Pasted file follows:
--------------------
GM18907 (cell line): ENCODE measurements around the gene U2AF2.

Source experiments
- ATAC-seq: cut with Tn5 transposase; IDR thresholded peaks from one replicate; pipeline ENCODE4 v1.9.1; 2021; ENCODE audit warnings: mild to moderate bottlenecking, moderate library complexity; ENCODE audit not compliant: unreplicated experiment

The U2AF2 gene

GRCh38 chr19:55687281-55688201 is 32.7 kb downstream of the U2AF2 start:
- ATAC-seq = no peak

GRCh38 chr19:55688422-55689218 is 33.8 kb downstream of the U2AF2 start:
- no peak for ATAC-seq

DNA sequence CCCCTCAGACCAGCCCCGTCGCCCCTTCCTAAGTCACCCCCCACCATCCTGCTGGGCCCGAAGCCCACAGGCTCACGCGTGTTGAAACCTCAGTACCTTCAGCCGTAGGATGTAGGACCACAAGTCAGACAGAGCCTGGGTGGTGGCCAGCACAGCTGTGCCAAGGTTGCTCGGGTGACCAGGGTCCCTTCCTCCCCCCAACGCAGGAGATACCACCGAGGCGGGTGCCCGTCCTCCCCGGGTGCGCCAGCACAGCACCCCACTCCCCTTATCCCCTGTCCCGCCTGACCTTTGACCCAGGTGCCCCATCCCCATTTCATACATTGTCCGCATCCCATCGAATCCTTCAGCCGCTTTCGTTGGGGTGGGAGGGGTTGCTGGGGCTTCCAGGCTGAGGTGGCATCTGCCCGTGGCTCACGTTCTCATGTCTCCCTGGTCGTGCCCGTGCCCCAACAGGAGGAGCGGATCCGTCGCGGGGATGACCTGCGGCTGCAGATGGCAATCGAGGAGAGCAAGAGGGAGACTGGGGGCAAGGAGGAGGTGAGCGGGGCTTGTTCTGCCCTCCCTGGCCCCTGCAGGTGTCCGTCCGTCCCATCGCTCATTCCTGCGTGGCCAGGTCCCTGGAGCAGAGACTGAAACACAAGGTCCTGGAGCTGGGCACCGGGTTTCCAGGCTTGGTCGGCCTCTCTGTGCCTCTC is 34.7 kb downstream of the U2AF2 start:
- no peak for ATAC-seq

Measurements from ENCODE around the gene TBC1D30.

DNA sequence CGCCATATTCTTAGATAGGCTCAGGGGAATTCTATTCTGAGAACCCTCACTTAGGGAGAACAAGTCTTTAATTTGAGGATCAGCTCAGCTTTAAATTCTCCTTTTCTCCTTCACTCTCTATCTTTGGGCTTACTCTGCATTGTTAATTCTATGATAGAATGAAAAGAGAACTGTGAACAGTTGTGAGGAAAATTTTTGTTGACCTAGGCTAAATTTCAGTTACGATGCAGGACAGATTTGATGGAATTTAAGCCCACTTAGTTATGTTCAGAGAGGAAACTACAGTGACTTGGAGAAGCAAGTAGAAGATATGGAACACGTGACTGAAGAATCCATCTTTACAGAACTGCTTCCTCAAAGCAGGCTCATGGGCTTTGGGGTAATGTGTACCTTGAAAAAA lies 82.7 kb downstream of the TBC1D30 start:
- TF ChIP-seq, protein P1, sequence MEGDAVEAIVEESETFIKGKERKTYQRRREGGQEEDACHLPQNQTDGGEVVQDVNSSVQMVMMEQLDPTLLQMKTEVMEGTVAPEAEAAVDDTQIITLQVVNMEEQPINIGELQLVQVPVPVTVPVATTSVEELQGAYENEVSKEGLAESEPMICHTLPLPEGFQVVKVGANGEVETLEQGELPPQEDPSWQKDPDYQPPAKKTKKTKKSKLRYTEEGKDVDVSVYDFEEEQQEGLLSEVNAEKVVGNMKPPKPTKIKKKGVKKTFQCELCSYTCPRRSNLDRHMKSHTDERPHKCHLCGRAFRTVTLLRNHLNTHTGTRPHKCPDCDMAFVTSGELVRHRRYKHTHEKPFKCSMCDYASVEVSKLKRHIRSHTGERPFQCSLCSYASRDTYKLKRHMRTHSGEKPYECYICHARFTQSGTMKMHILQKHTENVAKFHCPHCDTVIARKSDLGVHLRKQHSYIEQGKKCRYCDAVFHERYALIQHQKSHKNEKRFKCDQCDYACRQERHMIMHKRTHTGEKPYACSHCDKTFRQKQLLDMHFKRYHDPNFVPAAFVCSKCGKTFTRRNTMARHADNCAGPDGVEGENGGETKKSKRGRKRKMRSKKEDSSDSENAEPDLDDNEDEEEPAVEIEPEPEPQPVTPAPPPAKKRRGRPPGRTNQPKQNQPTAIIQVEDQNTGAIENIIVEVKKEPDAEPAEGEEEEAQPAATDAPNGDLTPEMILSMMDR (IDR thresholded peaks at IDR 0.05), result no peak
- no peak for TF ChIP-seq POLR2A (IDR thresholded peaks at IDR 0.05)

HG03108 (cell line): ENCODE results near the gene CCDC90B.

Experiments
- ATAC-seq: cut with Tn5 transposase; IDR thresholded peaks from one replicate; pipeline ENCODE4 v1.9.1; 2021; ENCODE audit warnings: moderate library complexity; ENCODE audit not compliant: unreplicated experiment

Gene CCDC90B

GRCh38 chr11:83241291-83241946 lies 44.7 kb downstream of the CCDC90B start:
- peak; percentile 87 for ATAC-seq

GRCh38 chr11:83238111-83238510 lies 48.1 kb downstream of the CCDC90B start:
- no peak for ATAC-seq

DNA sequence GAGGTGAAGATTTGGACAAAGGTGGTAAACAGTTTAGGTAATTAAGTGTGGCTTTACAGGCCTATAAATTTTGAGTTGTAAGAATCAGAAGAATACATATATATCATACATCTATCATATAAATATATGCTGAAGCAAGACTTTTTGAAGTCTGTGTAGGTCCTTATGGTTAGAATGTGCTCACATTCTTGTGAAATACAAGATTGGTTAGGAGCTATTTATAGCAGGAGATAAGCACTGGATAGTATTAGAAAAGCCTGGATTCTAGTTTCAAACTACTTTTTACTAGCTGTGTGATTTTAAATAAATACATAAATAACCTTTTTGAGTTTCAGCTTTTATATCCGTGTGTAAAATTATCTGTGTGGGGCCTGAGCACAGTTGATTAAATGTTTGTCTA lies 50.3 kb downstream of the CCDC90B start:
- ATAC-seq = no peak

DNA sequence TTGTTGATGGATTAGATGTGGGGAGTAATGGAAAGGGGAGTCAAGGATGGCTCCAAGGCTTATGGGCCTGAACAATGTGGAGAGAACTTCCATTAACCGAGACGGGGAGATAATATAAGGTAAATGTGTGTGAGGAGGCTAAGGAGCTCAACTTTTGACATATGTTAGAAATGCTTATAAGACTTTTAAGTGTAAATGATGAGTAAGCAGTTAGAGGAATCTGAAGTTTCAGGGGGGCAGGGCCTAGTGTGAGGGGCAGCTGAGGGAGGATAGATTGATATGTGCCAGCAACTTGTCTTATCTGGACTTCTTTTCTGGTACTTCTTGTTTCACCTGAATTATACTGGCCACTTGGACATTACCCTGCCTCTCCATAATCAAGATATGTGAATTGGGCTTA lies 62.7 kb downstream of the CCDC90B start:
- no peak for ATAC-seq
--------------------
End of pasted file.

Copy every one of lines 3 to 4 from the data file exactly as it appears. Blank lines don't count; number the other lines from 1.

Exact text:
- ATAC-seq: cut with Tn5 transposase; IDR thresholded peaks from one replicate; pipeline ENCODE4 v1.9.1; 2021; ENCODE audit warnings: mild to moderate bottlenecking, moderate library complexity; ENCODE audit not compliant: unreplicated experiment

The U2AF2 gene